The Palin Trap

They're going to turn any question about Palin's 'experience,' whether from a Dem or from a journalist, into another elitist attack on working class culture.
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On Friday, following McCain's announcement that Sarah Palin was his choice for running mate, like way too many others I allowed myself to indulge in the fantasy that this was the stupidest decision of a GOP presidential candidate since Dan Quayle was tapped for the role. Now that my post-DNC sense of invincibility has worn off, however, so has my triumphalism. I woke up yesterday morning with a much different sense of the Sarah Palin choice. I think it's a trap.

The McCain campaign knew exactly how both Democrats and the traditional media would respond to the Palin announcement, because it was entirely predictable. Choosing someone this plainly unqualified wasn't a mistake, and it wasn't even a gamble. It was a trade-off.

My suspicion is that the McCain campaign doesn't really care that Palin undermines McCain's case for experience, because they're not planning to use that argument anymore. They've decided that the experience argument is ineffective against Obama's change message, and they're more or less giving it up. Moreover, they know how to respond to attacks on Palin's total lack of qualification for the office, and are in fact inviting those attacks as a way to build sympathy with working class independent voters. That's where Palin's value lies.

Instead of continuing on the experience theme, McCain is front-loading his "Country First" message, and his campaign is taking the competition for working class voters on economic issues much more seriously than they were a few months ago. McCain has finally figured out that this is not going to be a national security election, and that Iraq is a distant second to the recession as the central issue in 2008. So it doesn't matter that Palin has no foreign policy experience. That's not what they need her for - they need her for the debate over the economy.

Of course, Palin is useless for any actual debate on the subject that might require policy expertise and persuasive argumentation. In that, she's similar to McCain, who is not identified as a Senator with any special knowledge on economic issues, and has been exposed as an out of touch multimillionaire. For all these reasons, and with GOP-style economics completely out of style, the McCain campaign is at a major disadvantage in any wonky policy debate on fixing the economy. Knowing this, and knowing that the election is going to be won or lost on whether their ticket is regarded as the best equipped to meet that challenge, the McCain campaign is doing what the GOP always does when it has to fight for working class voters in a debate that Republicans can't win on its merits: they are reverting to symbolic politics, a role for which Palin is tailor-made.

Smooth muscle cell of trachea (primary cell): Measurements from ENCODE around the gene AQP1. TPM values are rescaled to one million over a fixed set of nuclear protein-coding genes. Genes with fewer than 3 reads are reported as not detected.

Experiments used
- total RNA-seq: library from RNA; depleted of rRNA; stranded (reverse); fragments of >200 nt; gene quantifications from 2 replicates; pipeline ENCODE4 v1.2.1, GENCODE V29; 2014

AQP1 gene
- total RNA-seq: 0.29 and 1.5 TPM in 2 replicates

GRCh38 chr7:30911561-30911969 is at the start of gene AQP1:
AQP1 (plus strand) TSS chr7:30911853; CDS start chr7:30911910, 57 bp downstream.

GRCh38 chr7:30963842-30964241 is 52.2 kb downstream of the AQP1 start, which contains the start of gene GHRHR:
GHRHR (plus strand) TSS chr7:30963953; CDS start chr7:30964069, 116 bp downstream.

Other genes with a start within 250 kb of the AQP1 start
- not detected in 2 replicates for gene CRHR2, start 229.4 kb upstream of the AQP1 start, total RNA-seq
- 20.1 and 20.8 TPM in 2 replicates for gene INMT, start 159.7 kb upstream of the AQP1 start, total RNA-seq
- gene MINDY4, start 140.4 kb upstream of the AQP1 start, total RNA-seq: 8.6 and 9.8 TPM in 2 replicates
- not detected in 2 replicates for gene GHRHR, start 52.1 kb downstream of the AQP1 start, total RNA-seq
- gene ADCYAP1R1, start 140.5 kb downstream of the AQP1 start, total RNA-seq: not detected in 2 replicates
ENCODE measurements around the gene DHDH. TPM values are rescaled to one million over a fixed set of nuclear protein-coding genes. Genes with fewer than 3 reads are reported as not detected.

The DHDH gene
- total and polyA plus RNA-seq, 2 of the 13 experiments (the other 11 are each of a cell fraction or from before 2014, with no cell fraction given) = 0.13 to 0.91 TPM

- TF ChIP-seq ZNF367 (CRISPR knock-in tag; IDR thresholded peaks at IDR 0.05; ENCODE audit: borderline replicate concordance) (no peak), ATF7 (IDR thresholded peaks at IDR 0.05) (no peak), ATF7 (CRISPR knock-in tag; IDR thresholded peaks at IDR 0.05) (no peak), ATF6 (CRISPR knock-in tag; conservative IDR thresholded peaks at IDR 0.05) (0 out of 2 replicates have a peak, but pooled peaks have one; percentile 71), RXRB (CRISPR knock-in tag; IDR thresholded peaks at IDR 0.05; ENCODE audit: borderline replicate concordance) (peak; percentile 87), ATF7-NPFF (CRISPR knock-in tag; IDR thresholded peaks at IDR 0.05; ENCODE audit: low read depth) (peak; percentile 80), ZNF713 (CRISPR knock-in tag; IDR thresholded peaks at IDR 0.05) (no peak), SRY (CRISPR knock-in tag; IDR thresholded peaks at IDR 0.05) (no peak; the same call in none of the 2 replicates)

Palin was educated at a not-famous public university, received a bachelor's degree in journalism and became a sportscaster before entering the political arena. She married her high school sweetheart, a commercial fisherman and oil company worker (not an executive, or even a manager). Her political career began at the PTA. She raised four kids while holding down her career, and recently had a fifth. Compared to McCain, Obama and even Biden, her story is easily the most sympathetic to working class voters, especially white women. While the McCain campaign whispers to voters in Peoria that Obama is not 'one of us,' with Palin they will be able to present a face and a story that is reassuringly familiar - much more so than the top of the ticket.

The McCain campaign is going to trot Palin out whenever they need to make the case that they feel America's pain. They're going to contrast her story to Obama's, and even to Biden's (not the part about being a scrappy kid from Scranton, but the part about being in the Senate for a million years). They're going to have her stick relentlessly to her personal biography, and avoid at all costs any discussion of policy. And whenever any Democrat attacks her for being inexperienced, they're going to turn to working class voters and ask why all these Harvard-educated, pointy-headed know-it-alls think that they know better how to help working families than a woman who worked her way through a demanding career while raising five kids, stayed married to her hard-working husband, and was so successful that she became a governor and then a VP nominee. They're going to turn any question about Palin's 'experience,' whether from a Dem or from a journalist, into another elitist attack on working class culture, another example of snooty, brainiac liberals condescending to ordinary Americans. And to boot, a bunch of good old boys picking on Mrs. Mom.

I don't believe that this is a bid for Hillary supporters, I think it's a bid for the same segment of the electorate that almost every tactic from both campaigns has been aimed at: white working class swing voters. I think the inevitable attacks on Palin are part of the purpose of her selection. By turning her into a lightning rod, they will be able to deflect attacks away from McCain toward a far more sympathetic figure, and then use those attacks as evidence in a far more powerful counterattack against typical liberal elitism.

We're best off not taking that bait.

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